Television stations across the country will shut off their conventional signals today, leaving only their digital channels on the air. This development can't come as a surprise to viewers old enough to own the set they're watching -- digital TV transmissions started more than a decade ago, and broadcasters have been trumpeting the end of analog TV for nearly a year. Several hundred have already made the switch. Nevertheless, Nielsen surveys suggest that hundreds of thousands of Angelenos and millions of others across the country who rely on over-the-air TV will be caught unprepared for the change.
Given television's central role in conveying news and emergency information, it's not a good thing when viewers' screens are darkened by technological change. But the benefits of the switch to digital are important enough to get on with it, even though local agencies and volunteer groups will be left scrambling to help the stragglers. The four-month delay that Congress imposed in February gave federal officials time to line up resources across the country to help those who can't manage the change on their own, and to make it easy to find help by phone (1-888-CALL-FCC) or online ( www.dtv.gov).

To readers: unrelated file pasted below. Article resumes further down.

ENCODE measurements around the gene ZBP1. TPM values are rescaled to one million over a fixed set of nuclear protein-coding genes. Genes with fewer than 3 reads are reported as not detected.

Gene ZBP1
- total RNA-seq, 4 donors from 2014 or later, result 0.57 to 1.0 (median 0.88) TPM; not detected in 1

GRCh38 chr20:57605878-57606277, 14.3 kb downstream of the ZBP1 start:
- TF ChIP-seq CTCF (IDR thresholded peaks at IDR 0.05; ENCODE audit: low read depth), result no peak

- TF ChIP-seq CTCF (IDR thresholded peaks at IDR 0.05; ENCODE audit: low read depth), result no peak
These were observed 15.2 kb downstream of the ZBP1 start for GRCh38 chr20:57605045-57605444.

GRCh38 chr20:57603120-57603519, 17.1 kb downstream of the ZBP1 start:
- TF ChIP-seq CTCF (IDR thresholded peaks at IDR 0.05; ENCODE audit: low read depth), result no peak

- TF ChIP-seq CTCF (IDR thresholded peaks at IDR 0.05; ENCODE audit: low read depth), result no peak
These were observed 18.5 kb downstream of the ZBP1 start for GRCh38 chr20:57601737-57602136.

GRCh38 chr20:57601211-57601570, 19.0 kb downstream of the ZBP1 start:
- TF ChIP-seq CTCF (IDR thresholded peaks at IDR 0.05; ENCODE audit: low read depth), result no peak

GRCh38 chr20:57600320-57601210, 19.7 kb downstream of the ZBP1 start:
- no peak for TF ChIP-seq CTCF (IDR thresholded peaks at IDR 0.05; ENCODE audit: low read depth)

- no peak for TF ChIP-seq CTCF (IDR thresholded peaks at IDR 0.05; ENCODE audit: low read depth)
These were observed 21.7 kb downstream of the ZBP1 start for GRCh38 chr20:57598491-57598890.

The analog cutoff isn't the end of the digital transition, however. Still to come are new digital services that use airwaves the broadcasters are vacating, including improved communications networks for public safety and wireless data offerings. These benefits are as significant to the public as the high-definition video and extra programming on many digital TV channels. The Federal Communications Commission also has a number of loose ends to tie up, including the question of how broadcasters fulfill their public-interest obligations in the digital era.